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The Philippines Strengthens Digital Cooperation with Singapore

DICT spokesman and Undersecretary Anna Maye Yu Lamentillo conducted the meeting with Singapore Ambassador to the Philippines Gerard Ho Wei Hong to examine future collaborative efforts and Memorandum of Understanding (MoU) implementation between the Philippines and Singapore to enhance digital partnership.

The MoU on Digital Cooperation was agreed upon by President Ferdinand R. Marcos Jr.’s state visit to Singapore last year. It was ratified by DICT Secretary Ivan John Uy and Josephine Teo, Singapore’s Minister for Communications, and Information.

“We reviewed with Ambassador Ho how to implement this MOU and which areas to focus on. Singapore has a wealth of experience in e-governance and cybersecurity, and they can share their best practices with us,” Lamentillo explained.

The MoU covers digital cooperation on digital connectivity, particularly in interoperable systems and methodologies that enable electronic records; cybersecurity, such as organising training courses and technical programmes through the ASEAN-Singapore Cybersecurity Centre of Excellence to improve and strengthen cybersecurity skills; and digital government/e-governance, including digital government strategy, digital government services, and digital government infrastructure.

It also involves exchanging knowledge, technical experience, best practices on scam calls and short messaging services, and personal data protection. It also aims to foster collaboration in emerging technologies such as artificial intelligence, 5G, cloud computing, the Internet of Things, big data, analytics, and robots.

“There will also be collaboration and knowledge exchange to boost the digital innovation ecosystem, such as connecting business owners with promising solution providers; exploring cooperation on digital capability and capacity building; and exchanging knowledge and best practices on digital infrastructure,” she added.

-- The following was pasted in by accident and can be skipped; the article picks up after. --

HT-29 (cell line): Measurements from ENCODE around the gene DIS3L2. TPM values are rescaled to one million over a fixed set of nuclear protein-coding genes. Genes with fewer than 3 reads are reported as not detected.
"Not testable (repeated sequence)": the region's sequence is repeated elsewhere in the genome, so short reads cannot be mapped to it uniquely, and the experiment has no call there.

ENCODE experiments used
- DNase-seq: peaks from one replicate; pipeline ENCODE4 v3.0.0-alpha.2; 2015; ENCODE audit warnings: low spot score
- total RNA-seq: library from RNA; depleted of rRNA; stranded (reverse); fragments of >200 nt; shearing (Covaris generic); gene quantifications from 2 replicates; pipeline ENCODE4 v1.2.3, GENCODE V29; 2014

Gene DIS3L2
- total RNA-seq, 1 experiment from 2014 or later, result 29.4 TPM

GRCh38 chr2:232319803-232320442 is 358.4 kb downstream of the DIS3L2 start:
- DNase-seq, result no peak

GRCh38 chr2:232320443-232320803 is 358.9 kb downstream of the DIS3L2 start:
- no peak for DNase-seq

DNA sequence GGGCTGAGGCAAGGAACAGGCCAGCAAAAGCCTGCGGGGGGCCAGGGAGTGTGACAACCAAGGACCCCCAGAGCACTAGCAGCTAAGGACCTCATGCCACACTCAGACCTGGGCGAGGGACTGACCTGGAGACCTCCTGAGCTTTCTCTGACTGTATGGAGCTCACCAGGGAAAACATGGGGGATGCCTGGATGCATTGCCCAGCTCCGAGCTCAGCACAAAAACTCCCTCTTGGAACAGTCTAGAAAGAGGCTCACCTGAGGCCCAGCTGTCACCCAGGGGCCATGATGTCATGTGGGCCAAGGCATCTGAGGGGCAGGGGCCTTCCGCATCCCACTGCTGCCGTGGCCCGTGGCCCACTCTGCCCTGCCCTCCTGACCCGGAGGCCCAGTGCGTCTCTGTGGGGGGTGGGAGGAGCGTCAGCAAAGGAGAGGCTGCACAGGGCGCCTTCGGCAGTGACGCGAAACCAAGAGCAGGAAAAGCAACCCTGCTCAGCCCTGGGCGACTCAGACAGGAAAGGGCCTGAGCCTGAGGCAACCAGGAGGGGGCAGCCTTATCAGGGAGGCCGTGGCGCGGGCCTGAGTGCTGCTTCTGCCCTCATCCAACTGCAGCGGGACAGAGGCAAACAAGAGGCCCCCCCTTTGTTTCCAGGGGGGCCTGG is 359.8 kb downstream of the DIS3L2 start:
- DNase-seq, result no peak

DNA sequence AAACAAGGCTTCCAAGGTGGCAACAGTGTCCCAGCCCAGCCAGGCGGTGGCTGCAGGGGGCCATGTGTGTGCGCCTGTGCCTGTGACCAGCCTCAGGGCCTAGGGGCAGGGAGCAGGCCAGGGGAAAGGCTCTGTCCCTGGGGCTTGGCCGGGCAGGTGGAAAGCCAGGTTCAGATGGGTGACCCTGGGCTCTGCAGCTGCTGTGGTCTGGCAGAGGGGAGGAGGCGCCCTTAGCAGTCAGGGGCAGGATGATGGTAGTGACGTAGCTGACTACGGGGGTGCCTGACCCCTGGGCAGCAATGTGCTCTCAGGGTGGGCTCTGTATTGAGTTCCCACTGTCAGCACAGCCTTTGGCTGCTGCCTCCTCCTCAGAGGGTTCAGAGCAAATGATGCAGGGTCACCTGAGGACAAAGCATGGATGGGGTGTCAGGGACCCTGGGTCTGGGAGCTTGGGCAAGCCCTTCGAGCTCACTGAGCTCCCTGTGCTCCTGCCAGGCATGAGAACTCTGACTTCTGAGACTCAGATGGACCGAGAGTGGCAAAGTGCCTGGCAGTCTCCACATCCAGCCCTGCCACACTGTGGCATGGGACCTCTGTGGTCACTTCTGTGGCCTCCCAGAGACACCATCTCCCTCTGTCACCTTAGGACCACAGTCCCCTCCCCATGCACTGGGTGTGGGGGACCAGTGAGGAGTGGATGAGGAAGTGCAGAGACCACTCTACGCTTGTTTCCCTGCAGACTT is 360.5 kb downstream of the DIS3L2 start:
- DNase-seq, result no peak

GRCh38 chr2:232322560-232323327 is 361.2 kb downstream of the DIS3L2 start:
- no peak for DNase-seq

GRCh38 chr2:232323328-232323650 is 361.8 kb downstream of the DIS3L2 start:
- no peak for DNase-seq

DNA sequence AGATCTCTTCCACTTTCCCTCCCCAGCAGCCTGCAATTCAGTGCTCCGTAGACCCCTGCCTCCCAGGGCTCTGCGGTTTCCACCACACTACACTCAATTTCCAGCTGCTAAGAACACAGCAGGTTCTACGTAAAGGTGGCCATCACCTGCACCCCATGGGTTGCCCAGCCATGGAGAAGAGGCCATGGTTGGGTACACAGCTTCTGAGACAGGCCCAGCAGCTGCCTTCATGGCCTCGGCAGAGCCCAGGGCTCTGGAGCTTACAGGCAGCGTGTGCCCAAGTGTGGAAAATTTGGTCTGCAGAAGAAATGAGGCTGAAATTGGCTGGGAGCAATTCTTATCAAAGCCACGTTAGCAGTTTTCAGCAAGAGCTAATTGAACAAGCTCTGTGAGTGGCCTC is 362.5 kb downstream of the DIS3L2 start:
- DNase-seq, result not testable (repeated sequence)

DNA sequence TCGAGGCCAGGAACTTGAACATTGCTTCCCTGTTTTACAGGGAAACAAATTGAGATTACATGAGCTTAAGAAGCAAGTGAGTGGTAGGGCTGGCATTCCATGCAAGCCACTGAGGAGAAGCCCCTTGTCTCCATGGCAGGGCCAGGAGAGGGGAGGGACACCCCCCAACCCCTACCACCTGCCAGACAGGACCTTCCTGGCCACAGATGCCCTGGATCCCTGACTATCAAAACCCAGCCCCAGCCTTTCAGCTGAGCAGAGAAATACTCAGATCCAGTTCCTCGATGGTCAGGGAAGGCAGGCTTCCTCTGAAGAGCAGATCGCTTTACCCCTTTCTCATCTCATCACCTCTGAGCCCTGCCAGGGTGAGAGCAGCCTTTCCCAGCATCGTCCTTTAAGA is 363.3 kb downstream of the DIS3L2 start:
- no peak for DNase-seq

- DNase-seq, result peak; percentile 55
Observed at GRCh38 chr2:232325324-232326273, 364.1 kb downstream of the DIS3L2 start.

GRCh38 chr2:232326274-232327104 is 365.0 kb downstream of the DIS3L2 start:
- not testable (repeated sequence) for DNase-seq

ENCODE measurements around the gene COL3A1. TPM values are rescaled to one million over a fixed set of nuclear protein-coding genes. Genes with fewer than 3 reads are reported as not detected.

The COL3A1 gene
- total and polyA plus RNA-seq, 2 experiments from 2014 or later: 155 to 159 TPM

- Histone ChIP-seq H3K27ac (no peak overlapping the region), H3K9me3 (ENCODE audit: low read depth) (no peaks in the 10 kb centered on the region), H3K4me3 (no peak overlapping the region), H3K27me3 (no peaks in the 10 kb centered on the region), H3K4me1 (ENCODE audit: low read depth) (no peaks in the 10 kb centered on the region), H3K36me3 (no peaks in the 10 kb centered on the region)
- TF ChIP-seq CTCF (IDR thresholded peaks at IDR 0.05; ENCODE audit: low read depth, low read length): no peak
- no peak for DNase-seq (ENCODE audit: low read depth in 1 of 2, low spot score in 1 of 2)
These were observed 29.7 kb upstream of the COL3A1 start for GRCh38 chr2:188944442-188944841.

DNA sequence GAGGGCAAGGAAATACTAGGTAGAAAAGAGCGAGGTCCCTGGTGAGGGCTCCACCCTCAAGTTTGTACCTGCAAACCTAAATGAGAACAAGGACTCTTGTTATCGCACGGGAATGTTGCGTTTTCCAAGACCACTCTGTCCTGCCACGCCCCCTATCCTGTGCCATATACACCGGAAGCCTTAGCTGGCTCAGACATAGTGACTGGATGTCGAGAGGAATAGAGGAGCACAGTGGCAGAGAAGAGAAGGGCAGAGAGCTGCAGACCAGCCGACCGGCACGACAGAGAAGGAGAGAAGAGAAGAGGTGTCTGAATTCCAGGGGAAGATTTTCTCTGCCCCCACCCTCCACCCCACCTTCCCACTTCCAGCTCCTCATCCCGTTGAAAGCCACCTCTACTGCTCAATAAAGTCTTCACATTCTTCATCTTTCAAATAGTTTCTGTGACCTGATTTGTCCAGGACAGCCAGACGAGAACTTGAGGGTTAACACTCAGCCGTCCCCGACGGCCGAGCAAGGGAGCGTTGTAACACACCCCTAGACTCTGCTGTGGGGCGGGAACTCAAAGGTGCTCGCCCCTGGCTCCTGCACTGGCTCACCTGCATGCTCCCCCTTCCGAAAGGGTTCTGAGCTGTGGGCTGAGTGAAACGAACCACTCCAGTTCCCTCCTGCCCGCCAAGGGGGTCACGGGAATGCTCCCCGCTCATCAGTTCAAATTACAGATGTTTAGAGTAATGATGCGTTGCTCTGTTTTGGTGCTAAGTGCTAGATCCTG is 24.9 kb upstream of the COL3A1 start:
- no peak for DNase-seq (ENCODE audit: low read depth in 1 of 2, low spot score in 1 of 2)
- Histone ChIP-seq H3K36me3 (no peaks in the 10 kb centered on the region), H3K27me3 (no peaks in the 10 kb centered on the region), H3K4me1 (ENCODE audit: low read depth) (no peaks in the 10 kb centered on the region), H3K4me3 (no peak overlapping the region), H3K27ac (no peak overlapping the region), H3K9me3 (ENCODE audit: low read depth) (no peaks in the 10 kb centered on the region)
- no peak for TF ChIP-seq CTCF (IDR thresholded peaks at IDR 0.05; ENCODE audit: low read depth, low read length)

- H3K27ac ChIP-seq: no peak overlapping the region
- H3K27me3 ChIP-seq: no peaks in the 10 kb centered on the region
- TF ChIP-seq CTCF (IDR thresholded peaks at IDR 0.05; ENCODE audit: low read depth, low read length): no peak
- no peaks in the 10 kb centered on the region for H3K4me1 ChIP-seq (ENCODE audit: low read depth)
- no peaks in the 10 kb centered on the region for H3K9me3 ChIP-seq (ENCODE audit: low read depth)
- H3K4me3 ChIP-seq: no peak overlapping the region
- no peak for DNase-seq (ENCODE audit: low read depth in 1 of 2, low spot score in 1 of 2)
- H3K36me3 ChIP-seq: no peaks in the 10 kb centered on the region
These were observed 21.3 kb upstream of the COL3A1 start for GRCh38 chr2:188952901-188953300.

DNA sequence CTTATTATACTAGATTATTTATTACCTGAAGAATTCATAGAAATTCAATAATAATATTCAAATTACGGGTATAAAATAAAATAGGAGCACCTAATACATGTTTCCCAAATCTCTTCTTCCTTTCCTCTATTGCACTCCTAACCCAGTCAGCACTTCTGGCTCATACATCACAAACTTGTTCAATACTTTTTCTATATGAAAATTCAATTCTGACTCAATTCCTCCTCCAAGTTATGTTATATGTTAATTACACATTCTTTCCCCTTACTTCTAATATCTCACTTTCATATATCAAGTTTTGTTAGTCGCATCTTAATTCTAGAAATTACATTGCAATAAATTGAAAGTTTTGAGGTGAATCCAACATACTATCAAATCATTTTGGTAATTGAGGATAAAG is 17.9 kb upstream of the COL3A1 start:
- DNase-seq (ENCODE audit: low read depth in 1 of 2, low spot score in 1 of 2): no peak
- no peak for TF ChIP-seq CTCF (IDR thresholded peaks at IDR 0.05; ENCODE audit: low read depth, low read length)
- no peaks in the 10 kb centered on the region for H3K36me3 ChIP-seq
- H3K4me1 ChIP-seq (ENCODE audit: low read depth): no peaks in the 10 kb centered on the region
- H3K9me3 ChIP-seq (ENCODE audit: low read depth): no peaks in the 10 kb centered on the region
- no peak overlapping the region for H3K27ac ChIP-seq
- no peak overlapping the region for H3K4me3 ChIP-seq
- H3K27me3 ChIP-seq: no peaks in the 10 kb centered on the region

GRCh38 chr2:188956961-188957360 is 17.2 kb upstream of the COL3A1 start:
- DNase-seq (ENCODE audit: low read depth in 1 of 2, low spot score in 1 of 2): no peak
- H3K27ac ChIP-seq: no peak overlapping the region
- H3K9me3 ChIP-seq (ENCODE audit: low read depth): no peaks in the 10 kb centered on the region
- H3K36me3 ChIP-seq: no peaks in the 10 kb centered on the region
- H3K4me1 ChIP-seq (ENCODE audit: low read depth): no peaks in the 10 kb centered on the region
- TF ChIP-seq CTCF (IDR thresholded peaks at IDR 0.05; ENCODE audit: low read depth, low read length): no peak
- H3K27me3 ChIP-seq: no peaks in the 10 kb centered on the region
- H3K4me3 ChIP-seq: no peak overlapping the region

The Philippines has increased its digital partnership with some countries. For example, before cooperating with Singapore, the Philippines signed a memorandum of understanding (MoU) with China on electronic commerce (e-commerce).

The two countries agreed to increase trade of high-quality featured products and services; explore business interchange between MSMEs and e-commerce platforms, start-ups, and logistics service providers; and share best practices and innovative experiences in utilising e-commerce.

The agreement will facilitate the exchange of experiences, best practices, critical information, and trade and e-commerce policies. Both countries will prepare measurements to promote consumer and business protection, intellectual property, data security, and privacy rules. It also contributes to the ability of local businesses to compete in the modernising business sector. The Memorandum of Understanding is in keeping with the E-Commerce Philippine 2022 Roadmap agenda, which aims to promote cross-border partnership and market access through trade agreements and engagement programmes with key e-commerce trading partners.

While Singapore has undertaken a similar digitisation initiative with China. Singapore’s Minister of Communications and Information (MCI) and the Infocomm Media Development Authority (IMDA) announced the signing of eight (8) Memoranda of Understanding (MoU) and the unveiling of fourteen (14) new joint projects as part of the Singapore-China (Shenzhen) Smart City Initiative in November (SCI).

As they build economic recovery and resilience, Singapore and Shenzhen will actively establish a conducive business climate for firms to innovate and conduct cross-border transactions safely and smoothly. As the SCI began its third year of operation, the meeting noted that the number of new cooperative ventures doubled compared to the previous year.

Aside from that, on the 7th UK Singapore Financial Dialogue, dubbed Fintech Bridge, Singapore and the United Kingdom reaffirmed their commitment to expanding their financial ties. The FinTech Bridge will capitalise on fintech players’ active interest in payments, regulatory technologies, and wealth management. It will also provide structured participation that will aid in developing policy measures, improve evaluations of future challenges such as the development of distributed ledger technologies and data exchange, and facilitate trade and investment flow between different markets.

Additionally, both governments discussed recent innovations in the fintech sector, such as advances in crypto-assets, and agreed on significant areas for future collaboration. They examined their progress in tightening consumer protection legislation and implementing stable coin regulations. Both parties agreed that there is an urgent need to assist in the safe development of a digital assets ecosystem while ensuring that digital asset risks are constantly handled.

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